This is how I celebrate Black History Month, by watching Harriet two months afterward. I hope nobody reports me to the Southern Poverty Law Center.
It's the story of Harriet Tubman, a slave dreadfully abused by her masters. (Like all slaves are, more or less.) Out of a mixture of bravery, desperation, and divine guidance, she escapes her Maryland farm and makes it over the Mason-Dixon Line to Pennsylvania, where abolitionists see that she gets a new job as a maid.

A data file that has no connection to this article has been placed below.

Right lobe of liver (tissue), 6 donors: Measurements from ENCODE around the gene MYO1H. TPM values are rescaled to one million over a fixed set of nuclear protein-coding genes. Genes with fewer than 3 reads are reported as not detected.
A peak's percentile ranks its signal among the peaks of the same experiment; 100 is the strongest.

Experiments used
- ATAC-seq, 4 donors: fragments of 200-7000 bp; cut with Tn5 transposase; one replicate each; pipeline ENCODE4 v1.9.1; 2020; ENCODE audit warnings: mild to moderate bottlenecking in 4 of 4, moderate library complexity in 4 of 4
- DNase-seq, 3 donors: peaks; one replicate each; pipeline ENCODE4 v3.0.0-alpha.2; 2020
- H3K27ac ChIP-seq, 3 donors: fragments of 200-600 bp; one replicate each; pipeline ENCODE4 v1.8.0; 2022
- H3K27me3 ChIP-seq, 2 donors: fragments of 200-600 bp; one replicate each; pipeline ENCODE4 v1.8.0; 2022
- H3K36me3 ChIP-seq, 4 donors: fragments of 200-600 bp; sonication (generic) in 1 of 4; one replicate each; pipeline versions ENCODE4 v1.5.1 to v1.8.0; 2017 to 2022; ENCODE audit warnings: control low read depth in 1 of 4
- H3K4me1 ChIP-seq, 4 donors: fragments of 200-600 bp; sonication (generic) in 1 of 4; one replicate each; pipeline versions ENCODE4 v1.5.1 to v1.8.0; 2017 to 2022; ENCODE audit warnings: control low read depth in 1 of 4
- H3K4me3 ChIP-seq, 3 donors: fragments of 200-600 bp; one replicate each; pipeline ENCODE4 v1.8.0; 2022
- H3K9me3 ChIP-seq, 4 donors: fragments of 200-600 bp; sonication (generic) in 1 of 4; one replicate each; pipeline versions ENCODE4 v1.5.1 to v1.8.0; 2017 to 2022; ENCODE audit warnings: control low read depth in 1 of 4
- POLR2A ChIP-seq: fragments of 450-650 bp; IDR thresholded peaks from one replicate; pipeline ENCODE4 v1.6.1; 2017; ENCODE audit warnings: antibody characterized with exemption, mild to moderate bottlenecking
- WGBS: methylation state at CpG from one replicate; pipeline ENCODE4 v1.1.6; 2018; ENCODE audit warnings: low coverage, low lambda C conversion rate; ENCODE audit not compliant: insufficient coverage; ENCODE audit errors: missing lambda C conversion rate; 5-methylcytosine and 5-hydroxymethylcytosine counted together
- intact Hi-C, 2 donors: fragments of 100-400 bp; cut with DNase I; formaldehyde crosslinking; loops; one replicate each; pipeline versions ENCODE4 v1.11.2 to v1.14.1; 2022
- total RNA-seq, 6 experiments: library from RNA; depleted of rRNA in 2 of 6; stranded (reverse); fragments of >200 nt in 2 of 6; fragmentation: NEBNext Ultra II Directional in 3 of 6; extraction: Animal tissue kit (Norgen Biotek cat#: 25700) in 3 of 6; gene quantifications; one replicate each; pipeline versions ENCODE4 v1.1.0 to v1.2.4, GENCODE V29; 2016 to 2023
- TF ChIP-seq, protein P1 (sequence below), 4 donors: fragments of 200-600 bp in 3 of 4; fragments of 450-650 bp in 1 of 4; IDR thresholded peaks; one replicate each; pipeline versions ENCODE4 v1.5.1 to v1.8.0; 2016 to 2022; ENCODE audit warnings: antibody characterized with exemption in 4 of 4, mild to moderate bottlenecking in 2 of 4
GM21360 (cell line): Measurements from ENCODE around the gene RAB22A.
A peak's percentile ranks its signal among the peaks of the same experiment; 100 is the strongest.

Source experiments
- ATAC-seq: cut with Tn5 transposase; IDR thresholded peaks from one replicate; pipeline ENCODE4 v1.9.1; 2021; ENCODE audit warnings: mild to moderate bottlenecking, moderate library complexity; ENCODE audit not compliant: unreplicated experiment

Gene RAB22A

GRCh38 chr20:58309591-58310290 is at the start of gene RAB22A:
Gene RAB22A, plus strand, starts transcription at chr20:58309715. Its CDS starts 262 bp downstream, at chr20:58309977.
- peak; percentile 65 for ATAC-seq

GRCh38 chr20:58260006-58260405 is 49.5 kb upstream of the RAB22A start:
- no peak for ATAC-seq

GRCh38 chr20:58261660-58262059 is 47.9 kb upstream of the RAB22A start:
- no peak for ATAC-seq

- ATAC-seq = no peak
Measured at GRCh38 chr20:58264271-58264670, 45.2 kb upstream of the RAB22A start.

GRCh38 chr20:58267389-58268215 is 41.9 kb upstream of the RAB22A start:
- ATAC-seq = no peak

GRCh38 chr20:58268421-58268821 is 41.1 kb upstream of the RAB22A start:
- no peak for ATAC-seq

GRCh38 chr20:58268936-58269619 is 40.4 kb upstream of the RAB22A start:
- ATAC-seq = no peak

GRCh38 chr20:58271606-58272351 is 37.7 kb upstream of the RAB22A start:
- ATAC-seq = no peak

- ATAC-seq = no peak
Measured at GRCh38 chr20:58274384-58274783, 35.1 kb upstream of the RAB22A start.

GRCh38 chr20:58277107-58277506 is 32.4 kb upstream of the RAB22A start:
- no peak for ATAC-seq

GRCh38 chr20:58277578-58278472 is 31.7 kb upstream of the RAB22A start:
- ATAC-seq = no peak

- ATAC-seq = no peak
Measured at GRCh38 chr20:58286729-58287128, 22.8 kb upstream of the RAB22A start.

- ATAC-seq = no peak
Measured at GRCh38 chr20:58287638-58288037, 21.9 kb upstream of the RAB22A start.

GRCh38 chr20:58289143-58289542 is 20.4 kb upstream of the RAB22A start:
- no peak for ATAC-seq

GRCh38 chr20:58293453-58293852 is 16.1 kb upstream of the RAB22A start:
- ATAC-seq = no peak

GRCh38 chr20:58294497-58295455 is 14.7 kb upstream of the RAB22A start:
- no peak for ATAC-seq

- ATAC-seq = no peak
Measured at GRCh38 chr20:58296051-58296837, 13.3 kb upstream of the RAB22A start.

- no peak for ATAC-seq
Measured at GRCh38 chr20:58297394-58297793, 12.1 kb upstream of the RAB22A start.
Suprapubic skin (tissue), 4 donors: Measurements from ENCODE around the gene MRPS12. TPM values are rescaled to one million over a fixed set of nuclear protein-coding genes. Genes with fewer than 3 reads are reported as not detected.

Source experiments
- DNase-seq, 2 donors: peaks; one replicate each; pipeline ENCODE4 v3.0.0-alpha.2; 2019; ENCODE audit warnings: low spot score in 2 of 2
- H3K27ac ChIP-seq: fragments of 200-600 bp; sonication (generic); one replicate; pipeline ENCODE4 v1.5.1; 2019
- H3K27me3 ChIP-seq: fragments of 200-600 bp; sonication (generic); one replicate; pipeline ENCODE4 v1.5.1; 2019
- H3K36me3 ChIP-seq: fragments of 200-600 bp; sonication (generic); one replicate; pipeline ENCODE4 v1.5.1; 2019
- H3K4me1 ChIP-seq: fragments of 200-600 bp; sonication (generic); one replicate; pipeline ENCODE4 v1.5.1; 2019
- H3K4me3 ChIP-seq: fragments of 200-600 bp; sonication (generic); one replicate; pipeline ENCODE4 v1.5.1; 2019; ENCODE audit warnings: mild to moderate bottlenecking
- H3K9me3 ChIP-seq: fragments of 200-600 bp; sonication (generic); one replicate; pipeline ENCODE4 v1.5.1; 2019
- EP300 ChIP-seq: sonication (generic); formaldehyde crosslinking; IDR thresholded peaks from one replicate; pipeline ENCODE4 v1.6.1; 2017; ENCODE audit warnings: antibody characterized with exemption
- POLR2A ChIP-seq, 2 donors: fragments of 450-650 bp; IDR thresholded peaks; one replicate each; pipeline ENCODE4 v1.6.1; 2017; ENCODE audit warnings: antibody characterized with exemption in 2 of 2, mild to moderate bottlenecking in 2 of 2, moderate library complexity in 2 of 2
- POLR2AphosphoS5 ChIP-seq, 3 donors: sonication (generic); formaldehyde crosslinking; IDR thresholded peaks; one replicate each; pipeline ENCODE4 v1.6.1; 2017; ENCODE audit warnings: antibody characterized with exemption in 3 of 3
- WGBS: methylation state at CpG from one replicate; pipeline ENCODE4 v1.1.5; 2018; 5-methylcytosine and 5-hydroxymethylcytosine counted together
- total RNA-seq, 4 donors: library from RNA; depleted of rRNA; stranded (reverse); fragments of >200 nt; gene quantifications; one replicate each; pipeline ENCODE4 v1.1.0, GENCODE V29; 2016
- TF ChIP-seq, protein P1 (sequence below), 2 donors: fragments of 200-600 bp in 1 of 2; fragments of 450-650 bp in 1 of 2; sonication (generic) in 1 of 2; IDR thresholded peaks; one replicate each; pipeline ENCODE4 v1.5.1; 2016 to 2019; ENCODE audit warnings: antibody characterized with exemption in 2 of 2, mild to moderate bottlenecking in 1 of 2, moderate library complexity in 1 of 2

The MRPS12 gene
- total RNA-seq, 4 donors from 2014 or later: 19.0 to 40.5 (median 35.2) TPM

But she decides her true talents lie elsewhere, in helping her family escape as well. So she takes the risk of returning to Maryland to extract more slaves north. These forays are incredibly dangerous but nevertheless they work. Harriet gradually becomes infamous as a slave-stealer in Maryland, and becomes famous as a liberator among her new allies.
Some of the characters and many of the action scenes were (as it turns out) heavily fictionized. That's fine, It's also a darned fine advertisement for the Second Amendment, as Harriet is not shy about carrying and using the weaponry of the day.
The actress playing Harriet, Cynthia Erivo, was Oscar-nominated, but Renée Zellweger won.